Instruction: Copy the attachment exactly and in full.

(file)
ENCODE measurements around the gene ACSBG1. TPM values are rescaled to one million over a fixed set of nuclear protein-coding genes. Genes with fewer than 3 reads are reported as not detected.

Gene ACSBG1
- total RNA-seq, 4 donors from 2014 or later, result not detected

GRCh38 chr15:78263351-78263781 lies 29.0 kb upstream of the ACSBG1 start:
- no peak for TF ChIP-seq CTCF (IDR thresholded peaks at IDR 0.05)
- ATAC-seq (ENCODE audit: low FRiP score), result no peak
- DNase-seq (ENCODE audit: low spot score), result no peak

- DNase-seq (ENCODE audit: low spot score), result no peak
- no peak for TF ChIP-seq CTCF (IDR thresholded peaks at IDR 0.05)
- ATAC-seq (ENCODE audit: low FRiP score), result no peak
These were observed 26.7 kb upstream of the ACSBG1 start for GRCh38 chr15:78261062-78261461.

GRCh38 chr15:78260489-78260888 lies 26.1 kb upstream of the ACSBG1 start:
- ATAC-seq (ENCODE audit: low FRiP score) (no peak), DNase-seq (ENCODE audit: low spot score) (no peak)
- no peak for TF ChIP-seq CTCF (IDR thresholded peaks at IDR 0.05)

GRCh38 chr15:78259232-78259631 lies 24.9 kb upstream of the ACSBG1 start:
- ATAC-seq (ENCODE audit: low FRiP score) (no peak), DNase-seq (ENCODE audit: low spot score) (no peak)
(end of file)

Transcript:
ENCODE measurements around the gene ACSBG1. TPM values are rescaled to one million over a fixed set of nuclear protein-coding genes. Genes with fewer than 3 reads are reported as not detected.

Gene ACSBG1
- total RNA-seq, 4 donors from 2014 or later, result not detected

GRCh38 chr15:78263351-78263781 lies 29.0 kb upstream of the ACSBG1 start:
- no peak for TF ChIP-seq CTCF (IDR thresholded peaks at IDR 0.05)
- ATAC-seq (ENCODE audit: low FRiP score), result no peak
- DNase-seq (ENCODE audit: low spot score), result no peak

- DNase-seq (ENCODE audit: low spot score), result no peak
- no peak for TF ChIP-seq CTCF (IDR thresholded peaks at IDR 0.05)
- ATAC-seq (ENCODE audit: low FRiP score), result no peak
These were observed 26.7 kb upstream of the ACSBG1 start for GRCh38 chr15:78261062-78261461.

GRCh38 chr15:78260489-78260888 lies 26.1 kb upstream of the ACSBG1 start:
- ATAC-seq (ENCODE audit: low FRiP score) (no peak), DNase-seq (ENCODE audit: low spot score) (no peak)
- no peak for TF ChIP-seq CTCF (IDR thresholded peaks at IDR 0.05)

GRCh38 chr15:78259232-78259631 lies 24.9 kb upstream of the ACSBG1 start:
- ATAC-seq (ENCODE audit: low FRiP score) (no peak), DNase-seq (ENCODE audit: low spot score) (no peak)